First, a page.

PHAMEU: Primary Health Care Activity Monitor for Europe 2007-2011
Duration: Nov 2007 - Mar 2011
With the accession of new Member States to the European Union and developments such as cross-border doctors' movements and patient care, there is a gradual development towards a situation where healthcare is less bound by geographical boundaries.
In light of this situation, there is a need for international comparative research that measures, records and analyzes the development, stability and especially the strength of primary care systems in Europe on a continuous basis. Primary care is generally the level where Europeans enter the health care system. A well-developed primary care system therefore has the potential, among other things, to contribute to a better health status.
The diversity of primary care in Europe provides an opportunity to explore which structures and strategies contribute to the development of a strong primary care system and the contribution of the extent of primary care development to population health, health care costs and other relevant system outcomes .
The aim of the current research is to develop a Primary Care Monitor that measures, records and compares the strength of primary care in Europe on a continuous basis. The differences between countries in the degree of development of primary care are explained. We will address the following research questions:
1. How strong are primary care systems in Europe?
2. How can differences between countries in the strength of primary care be explained?
Collaborating partners: World Health Organization Regional Office for Europe, Denmark; European General Practice Research Network, Netherlands; European Public Health Association, Netherlands; European Forum for Primary Care, Netherlands
University of Tartu (Estonia); IRDES: Institute for research and information in health economics (France); Heinrich-Heine-Universität Düsseldorf and Private Universität Witten/Herdecke gGmbH (Germany); Bocconi University (Italy); Uniwersytet Jagiellonski Collegium Medicum (Poland); University of Ljubljana (Slovenia); Fundació Jordi Gol i Gurina (Spain); University of Sheffield, Leicester University (UK); University of Tromsø (Norway).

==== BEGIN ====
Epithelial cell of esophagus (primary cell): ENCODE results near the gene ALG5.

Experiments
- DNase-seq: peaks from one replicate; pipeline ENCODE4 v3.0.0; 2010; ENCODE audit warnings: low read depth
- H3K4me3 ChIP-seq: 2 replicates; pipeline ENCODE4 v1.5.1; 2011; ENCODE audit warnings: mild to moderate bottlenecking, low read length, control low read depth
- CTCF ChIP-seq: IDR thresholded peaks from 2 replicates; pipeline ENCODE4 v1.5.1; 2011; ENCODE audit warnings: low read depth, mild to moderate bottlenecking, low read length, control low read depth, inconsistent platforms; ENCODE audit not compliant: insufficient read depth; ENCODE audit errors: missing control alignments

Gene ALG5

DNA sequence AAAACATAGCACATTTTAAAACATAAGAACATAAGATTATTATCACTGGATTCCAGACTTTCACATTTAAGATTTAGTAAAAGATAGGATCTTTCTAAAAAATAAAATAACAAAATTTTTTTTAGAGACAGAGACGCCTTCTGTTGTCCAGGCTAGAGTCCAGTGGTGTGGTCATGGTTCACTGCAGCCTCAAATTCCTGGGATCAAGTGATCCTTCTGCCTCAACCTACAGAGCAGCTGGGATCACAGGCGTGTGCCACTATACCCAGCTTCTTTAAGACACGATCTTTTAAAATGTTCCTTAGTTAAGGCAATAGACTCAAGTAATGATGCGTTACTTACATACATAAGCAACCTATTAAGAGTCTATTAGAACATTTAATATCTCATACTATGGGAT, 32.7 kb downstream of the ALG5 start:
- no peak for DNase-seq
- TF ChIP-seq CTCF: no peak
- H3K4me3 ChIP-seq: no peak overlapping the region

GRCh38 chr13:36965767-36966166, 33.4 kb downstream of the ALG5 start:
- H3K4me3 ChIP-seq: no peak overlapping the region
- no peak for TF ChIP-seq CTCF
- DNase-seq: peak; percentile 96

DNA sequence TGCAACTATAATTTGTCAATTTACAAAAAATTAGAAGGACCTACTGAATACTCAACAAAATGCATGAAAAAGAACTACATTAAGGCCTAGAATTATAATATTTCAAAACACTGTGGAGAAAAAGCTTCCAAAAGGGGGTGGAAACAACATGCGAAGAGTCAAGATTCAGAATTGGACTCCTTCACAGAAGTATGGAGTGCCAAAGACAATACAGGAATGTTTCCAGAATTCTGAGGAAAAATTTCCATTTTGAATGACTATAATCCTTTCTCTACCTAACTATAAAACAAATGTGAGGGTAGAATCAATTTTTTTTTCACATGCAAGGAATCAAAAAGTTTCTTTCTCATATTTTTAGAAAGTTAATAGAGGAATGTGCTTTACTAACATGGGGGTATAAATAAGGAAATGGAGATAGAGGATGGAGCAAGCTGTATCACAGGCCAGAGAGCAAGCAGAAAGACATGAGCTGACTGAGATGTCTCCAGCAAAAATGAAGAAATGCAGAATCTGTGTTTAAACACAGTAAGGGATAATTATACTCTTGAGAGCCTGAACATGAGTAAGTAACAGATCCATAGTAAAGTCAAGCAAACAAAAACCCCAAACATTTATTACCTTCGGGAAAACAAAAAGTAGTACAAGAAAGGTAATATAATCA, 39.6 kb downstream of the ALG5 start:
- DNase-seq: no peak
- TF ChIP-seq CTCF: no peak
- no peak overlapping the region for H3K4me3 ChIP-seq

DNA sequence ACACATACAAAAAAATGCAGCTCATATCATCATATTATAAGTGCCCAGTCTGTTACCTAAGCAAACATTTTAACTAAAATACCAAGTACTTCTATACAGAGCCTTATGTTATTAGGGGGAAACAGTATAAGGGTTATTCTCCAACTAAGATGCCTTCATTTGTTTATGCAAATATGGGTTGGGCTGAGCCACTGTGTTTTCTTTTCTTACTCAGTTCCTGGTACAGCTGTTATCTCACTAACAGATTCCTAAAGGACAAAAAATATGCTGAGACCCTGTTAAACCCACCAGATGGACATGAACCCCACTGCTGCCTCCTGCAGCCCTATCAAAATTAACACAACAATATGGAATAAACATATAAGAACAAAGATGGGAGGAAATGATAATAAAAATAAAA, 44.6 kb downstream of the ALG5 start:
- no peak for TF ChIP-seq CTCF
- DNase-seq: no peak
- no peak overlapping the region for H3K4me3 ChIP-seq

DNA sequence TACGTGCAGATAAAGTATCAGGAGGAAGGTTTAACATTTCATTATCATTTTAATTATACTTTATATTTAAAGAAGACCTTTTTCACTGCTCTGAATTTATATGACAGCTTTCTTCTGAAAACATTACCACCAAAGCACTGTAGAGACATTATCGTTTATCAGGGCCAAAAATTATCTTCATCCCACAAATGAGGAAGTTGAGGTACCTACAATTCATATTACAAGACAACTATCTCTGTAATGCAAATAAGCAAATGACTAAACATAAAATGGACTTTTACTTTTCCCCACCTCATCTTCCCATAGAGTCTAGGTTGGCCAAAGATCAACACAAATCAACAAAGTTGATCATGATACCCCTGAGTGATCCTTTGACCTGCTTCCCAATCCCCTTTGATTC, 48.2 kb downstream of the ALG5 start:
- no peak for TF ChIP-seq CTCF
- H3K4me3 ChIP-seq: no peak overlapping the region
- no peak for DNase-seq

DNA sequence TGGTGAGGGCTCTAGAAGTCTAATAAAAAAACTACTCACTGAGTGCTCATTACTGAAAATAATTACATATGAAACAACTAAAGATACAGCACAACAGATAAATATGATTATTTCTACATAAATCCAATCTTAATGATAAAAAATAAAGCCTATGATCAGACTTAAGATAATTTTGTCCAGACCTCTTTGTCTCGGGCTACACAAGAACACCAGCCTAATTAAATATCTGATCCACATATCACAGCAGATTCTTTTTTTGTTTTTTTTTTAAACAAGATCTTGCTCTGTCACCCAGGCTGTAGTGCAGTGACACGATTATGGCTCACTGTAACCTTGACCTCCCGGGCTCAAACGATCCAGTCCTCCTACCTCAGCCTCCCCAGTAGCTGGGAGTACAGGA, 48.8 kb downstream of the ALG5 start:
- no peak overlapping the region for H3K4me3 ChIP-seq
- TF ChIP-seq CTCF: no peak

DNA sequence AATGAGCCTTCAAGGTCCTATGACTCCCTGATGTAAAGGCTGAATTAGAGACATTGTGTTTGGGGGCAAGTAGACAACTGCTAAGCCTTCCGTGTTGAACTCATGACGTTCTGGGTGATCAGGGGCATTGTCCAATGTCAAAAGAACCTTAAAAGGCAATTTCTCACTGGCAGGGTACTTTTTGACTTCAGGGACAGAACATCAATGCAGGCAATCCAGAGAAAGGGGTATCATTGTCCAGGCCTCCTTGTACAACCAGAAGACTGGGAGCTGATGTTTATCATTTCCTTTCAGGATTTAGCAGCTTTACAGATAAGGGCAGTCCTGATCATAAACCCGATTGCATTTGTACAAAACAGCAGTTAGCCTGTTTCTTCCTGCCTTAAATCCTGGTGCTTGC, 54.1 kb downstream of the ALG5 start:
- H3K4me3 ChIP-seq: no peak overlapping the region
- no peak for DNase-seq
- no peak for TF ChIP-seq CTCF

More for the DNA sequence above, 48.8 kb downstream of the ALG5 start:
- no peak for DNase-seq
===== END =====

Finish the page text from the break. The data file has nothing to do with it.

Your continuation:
The development and implementation of the Monitor in all EU countries is carried out by a consortium of 8 institutes in as many countries, led by Nivel. The general strategy is to make as much use as possible of data that are available internationally or nationally.
In addition, own data collection will take place in each country with a network of experts.
The research group is committed to the following tasks:
- Consensus about the further implementation of the indicators, the way in which data is collected and the pattern for the database and the reports
- Developing the research tools (questionnaires and checklists); for the sake of uniformity, concepts must be clearly defined
- The actual collection of the data for the indicators. This falls into 3 groups of activities:
1. Data from the literature
2. statistical data from international and national databases
3. data collection in each of the 30 countries for information not available from the above sources, through (group) interviews with key experts.
- Description and analysis of data; resulting in structured country descriptions; international comparative overviews; trends.
- Dissemination of the results in the form of disclosure via a website; book; presentations; collaboration with international organizations such as EUPHA, European Observatory of Health Systems and Policy.
- Consolidation and continuity of the Monitor. These activities are aimed at maintaining the European network of experts and preparing the repeated applications of the Monitor.
The Primary Care Monitor is a research instrument with which the state of primary care in the 27 EU countries and in Switzerland, Norway, Iceland and Turkey is mapped in a structured and uniform manner and can be monitored over time by means of repeated measurements. The Monitor's indicators cover total primary care as well as the interfaces with public health, secondary care and relevant social services. The indicators cover various aspects of primary care, such as national policy priorities, funding, organisation, tasks, the role of professionals; and the relationship with users of care. The dynamics of the Monitor lies in the attention to current events as expressed in the identified bottlenecks, policy intentions and care innovation. Because the Monitor is repeated at regular intervals, not only does the progress in primary care development become visible and the possible obstacles to it, but also information quickly becomes available about initiatives for care innovation in EU+4 Member States.